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The turn of the screw and other tales / Henry James ; edited by Kimberly C. Reed.

The turn of the screw and other tales / Henry James ; edited by Kimberly C. Reed.
Catalogue Information
Field name Details
ISBN 9781551119113 (paperback)
1551119110
Author James, Henry, 1843-1916 author.
Title The turn of the screw and other tales / Henry James ; edited by Kimberly C. Reed.
Publisher/Date Peterborough, Ontario, Canada : Broadview Editions, [2010]
copyright2010
Pagination etc. 298 pages : illustrations ; 22 cm.
Series Broadview editions
Bibliography, etc. note Includes bibliographical references: p. 295-298.
Contents note Machine generated contents note: The tales -- "The altar of the dead" -- "The beast in the jungle" -- "The jolly corner" -- The turn of the screw -- Appendix A: The ghostly tales: Inspiration and reception -- 1. From Henry James, a small boy and others (1913) -- 2. From Henry James Sr., Society the redeemed form of man (1879) -- 3. From William James, The varieties of religious experience (1929) -- 4. From Henry James, Letter to Mary Walsh James (26 March 1870) -- 5. From Henry James, Notes of a son and brother (1914) -- 6. From Henry James, The American scene (1907) -- 7. From Henry James, Letter to Frederick A. Duneka (28 August 1906) -- 8. From Henry James's notebooks (1904-05) -- 9. Contemporary Reviews of "The altar of the dead" -- a. Harper's new monthly magazine (May 1896) -- b. Harper's weekly (27 July 1896) / William Dean Howells -- 10. Contemporary reviews of 'The turn of the screw'.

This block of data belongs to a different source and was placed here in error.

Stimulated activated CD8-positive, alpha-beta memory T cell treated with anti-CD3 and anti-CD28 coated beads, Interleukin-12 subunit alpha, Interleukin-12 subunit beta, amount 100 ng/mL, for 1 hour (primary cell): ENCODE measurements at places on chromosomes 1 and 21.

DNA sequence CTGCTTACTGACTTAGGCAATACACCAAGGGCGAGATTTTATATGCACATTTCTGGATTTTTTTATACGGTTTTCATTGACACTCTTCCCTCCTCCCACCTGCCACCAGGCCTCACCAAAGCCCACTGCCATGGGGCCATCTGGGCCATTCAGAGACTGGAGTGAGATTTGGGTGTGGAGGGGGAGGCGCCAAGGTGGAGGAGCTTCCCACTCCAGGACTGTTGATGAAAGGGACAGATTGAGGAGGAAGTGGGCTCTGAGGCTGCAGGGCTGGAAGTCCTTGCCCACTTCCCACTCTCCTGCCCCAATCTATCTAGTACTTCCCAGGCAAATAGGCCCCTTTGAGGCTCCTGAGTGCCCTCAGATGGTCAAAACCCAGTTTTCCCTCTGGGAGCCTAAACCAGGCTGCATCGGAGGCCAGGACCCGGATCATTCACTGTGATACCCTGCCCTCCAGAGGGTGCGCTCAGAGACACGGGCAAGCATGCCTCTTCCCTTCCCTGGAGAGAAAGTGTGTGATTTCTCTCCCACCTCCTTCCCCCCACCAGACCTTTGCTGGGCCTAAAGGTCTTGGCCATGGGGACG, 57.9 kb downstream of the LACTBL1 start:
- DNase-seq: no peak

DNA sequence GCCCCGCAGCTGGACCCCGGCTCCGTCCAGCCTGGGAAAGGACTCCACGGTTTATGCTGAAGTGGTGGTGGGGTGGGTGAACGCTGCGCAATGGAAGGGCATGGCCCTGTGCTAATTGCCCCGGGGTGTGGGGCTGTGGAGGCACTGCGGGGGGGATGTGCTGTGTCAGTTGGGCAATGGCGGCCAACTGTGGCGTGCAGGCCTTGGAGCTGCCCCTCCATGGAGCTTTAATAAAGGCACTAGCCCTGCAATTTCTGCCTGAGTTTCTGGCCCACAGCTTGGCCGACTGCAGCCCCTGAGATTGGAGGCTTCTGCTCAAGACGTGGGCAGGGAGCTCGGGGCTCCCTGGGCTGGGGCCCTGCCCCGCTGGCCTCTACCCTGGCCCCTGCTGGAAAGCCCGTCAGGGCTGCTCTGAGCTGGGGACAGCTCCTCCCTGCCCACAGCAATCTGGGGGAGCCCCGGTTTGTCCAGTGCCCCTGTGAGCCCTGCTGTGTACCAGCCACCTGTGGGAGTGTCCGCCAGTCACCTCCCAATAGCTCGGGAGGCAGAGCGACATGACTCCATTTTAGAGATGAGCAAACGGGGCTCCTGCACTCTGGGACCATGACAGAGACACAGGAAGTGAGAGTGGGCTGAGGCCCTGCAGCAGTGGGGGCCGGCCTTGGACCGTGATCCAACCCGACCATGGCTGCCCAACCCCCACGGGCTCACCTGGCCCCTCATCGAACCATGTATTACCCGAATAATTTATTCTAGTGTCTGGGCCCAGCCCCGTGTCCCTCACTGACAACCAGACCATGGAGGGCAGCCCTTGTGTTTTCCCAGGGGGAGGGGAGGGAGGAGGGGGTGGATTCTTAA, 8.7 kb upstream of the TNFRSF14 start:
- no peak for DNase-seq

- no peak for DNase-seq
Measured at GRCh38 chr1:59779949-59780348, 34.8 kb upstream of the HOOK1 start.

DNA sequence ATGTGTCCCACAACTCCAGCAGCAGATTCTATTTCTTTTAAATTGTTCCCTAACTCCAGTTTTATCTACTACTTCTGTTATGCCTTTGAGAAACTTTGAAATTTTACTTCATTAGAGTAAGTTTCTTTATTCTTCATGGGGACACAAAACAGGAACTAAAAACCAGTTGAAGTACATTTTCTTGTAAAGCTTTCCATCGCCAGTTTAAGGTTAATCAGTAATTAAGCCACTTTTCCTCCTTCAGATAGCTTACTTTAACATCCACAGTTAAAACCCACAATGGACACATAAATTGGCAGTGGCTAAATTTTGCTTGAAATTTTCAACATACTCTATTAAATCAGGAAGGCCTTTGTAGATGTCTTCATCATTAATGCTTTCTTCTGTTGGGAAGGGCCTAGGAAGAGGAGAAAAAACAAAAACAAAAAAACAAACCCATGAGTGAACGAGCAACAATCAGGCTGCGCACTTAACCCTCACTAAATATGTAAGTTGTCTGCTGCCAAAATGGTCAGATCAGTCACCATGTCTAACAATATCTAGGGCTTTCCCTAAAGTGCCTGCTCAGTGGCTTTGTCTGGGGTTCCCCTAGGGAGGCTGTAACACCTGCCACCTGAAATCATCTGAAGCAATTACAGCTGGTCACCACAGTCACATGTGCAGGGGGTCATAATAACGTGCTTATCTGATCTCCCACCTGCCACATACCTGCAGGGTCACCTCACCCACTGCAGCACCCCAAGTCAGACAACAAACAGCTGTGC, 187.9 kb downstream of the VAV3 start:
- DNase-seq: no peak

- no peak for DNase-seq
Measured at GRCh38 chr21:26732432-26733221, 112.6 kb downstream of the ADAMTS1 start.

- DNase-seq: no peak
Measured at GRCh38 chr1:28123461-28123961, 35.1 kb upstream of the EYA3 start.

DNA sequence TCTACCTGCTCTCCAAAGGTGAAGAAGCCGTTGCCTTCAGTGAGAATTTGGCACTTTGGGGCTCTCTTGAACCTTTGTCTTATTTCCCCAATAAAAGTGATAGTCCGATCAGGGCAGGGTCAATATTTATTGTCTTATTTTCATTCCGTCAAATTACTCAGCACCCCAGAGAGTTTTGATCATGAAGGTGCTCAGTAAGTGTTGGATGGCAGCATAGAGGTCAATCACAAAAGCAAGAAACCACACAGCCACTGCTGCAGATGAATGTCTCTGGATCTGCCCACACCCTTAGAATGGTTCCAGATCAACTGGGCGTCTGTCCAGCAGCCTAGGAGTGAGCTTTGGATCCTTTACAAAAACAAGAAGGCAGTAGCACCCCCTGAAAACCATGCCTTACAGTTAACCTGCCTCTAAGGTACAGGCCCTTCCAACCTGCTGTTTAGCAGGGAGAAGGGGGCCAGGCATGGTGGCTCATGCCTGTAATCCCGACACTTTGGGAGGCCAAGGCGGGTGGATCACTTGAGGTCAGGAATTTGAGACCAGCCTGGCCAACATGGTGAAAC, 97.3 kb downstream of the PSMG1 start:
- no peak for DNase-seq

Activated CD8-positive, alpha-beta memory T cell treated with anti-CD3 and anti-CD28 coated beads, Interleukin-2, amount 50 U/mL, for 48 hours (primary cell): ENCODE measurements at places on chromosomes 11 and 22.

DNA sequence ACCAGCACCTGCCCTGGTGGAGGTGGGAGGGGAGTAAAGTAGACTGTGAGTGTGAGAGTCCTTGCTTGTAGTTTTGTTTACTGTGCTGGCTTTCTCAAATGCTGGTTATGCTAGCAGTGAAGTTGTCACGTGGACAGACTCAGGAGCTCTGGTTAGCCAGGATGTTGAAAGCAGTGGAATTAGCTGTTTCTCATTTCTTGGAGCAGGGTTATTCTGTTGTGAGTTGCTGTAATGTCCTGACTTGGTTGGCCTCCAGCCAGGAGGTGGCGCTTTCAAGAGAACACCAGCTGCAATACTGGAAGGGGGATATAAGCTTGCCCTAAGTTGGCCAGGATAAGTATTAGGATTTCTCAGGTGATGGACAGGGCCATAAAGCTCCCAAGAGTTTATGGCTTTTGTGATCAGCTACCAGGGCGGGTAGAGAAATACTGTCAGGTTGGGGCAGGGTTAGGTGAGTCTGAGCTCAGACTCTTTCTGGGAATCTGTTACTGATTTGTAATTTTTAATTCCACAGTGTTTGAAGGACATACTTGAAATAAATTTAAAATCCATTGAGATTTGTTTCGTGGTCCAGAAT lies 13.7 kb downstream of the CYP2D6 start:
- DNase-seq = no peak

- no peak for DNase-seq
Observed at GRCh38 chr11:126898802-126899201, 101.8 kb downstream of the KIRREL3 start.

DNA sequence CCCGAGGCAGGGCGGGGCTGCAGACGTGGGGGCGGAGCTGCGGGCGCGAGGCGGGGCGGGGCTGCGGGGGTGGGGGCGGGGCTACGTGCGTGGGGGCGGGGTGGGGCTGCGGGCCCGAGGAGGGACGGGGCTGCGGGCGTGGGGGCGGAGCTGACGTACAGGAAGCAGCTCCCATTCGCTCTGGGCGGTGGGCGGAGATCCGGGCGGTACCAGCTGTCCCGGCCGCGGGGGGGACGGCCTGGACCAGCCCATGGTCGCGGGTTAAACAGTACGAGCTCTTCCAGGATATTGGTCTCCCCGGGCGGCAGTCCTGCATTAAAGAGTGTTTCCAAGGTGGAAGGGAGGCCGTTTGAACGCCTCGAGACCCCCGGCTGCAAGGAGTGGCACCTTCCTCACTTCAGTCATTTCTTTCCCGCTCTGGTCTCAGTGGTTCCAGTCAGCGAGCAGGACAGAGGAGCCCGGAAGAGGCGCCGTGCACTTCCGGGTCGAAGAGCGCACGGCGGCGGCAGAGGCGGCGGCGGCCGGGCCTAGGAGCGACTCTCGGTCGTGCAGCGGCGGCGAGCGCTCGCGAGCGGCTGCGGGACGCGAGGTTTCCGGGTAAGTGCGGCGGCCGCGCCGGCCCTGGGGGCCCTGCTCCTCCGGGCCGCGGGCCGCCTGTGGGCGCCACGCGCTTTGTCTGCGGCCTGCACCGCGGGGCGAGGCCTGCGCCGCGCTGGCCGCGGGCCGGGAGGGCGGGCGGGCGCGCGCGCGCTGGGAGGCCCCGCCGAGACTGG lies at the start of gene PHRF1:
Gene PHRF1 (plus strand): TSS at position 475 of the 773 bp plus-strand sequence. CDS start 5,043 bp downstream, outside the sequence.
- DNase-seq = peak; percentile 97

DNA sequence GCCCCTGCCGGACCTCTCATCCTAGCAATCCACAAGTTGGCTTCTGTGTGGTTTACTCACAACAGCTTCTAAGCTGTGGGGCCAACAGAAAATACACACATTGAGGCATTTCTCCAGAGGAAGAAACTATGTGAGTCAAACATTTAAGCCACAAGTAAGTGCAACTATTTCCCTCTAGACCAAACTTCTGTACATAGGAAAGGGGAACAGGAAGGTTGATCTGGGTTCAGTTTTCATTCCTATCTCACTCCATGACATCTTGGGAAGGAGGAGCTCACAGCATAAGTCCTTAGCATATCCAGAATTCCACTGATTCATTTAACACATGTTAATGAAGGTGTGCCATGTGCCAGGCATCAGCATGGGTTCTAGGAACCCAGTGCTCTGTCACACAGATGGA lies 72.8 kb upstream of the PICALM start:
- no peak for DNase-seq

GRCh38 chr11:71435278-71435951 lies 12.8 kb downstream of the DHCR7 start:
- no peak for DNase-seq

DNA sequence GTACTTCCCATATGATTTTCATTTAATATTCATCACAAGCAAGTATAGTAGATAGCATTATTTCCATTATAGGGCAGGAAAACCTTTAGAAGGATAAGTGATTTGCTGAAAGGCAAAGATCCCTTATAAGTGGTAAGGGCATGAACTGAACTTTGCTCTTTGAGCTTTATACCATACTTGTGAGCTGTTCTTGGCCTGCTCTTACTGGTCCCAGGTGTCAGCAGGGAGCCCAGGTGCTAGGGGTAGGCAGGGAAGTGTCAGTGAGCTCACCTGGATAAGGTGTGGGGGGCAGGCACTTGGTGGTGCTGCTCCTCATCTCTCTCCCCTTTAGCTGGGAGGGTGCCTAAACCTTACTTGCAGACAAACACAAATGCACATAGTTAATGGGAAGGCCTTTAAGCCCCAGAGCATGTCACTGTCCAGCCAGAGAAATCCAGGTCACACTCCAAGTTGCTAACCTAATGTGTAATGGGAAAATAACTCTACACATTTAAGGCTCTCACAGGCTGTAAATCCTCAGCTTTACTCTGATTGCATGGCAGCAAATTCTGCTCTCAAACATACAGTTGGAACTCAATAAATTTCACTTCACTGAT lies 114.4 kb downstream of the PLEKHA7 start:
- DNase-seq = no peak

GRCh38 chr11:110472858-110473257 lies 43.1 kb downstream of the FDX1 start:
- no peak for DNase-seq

Summary Note A young, inexperienced governess is charged with the care of Miles and Flora, two small children abandoned by their uncles at his grand country house. She sees the figure of an unknown man on the tower and his face at the window. It is Peter Quint, the master's dissolute valet, and he has come for little Miles. But Peter Quint is dead. Like the other tales collected here - 'Sir Edmund Orme', 'Owen Wingrave', and 'The Friends of the Friends' - 'The Turn of the Screw' is to all immediate appearances a ghost story. But are the appearances what they seem? Is what appears to the governess a ghost or a hallucination? Who else sees what she sees? The reader may wonder whether the children are victims of corruption from beyond the grave, or victims of the governess's 'infernal imagination', which torments but also enthrals her? 'The turn of the screw' is probably the most famous, certainly the most eerily equivocal, of all ghostly tales.
Subject Paranormal fiction
Ghost stories.
Added Author Reed, Kimberly Capps editor.
Shelf Location F JAME
Catalogue Information 720512 Beginning of record . Catalogue Information 720512 Top of page .